Michigan’s Medicaid expansion was associated with more people receiving procedures for coronary artery disease without a negative effect on patient outcomes. That’s according to a recent research letter in the Journal of the American College of Cardiology.
“Relative to the 24 months prior to the April 2014 expansion, patients having coronary revascularization procedures within 24 months afterward did equally as well,” says lead author and IHPI member Donald Likosky, Ph.D., associate professor of cardiac surgery at the University of Michigan.
“Despite the concern among some that Medicaid patients may be sicker than those with Medicare or private insurance and therefore at higher risk of poor outcomes, quality of care for cardiovascular procedures across Michigan was unchanged following Medicaid expansion.”
Few studies have evaluated the impact of Medicaid expansion within the surgical space, researchers behind the letter say.
The team studied two procedure options that improve blood flow to the heart for people with atherosclerosis: an open surgery procedure called coronary artery bypass grafting (CABG) and a minimally invasive treatment called percutaneous coronary intervention (PCI), or angioplasty.
The authors drew from clinically rich information about 7,558 CABG procedures performed at all 33 nonfederal cardiac surgical programs in Michigan, thanks to participation in the Michigan Society of Thoracic and Cardiovascular Surgeons Quality Collaborative, one of Blue Cross Blue Shield of Michigan’s Collaborative Quality Initiatives.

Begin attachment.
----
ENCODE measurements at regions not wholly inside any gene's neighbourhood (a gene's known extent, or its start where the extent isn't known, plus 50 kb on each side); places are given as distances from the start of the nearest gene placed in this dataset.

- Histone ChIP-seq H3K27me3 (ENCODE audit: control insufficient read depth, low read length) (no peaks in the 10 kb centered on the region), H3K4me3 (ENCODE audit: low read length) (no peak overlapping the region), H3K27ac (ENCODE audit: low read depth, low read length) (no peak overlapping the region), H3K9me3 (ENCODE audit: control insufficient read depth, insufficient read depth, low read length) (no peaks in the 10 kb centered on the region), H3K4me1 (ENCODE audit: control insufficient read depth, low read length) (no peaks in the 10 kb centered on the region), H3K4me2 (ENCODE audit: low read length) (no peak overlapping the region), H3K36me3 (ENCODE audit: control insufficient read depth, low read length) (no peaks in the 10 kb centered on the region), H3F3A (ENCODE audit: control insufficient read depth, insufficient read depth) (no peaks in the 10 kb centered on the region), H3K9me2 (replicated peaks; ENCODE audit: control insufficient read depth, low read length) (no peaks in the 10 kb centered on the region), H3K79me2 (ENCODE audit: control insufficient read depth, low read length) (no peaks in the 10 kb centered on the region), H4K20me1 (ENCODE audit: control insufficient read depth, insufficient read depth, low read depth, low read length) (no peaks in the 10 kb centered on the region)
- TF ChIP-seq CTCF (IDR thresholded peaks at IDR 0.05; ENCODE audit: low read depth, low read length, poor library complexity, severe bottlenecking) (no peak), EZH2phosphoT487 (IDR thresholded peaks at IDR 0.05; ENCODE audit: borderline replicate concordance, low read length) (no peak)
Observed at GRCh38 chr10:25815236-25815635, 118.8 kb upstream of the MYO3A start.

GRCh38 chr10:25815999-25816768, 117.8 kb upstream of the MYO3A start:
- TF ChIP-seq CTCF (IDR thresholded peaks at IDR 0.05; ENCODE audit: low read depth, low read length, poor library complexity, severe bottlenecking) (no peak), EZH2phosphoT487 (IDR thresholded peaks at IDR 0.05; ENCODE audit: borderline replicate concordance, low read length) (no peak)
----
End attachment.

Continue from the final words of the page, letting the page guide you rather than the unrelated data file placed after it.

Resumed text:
Good care and access to ongoing care
Although newly insured patients may not have had the same presenting health conditions or history of primary care utilization as those who previously had insurance, the authors note the increased proportion of patients on Medicaid did not have an impact on patient outcomes.
“We found the increase in Medicaid patients in both groups (PCI and CABG) revealed no significant increase in complications, length of stay, or mortality, and these procedures were appropriate procedures,” says senior author Richard L. Prager, M.D., a cardiac surgeon and a director of University of Michigan’s Frankel Cardiovascular Center. “It is most important to track the effect of these health policy changes.”
Co-author and fellow IHPI member Hitinder Gurm, M.D., an interventional cardiologist and associate chief clinical officer at Michigan Medicine, calls the data a “win-win” for Michigan residents and for Michigan hospitals.
“Coronary artery disease that’s severe enough to require revascularization can be a huge stress for patients, both personally and financially,” says Gurm, who leads BCBSM’s cardiovascular consortium, known as BMC2.
“Before Michigan’s Medicaid expansion, more people had to manage the challenges of getting care in the uninsured setting. The new process suggests the patients are getting good care and have access to ongoing care.”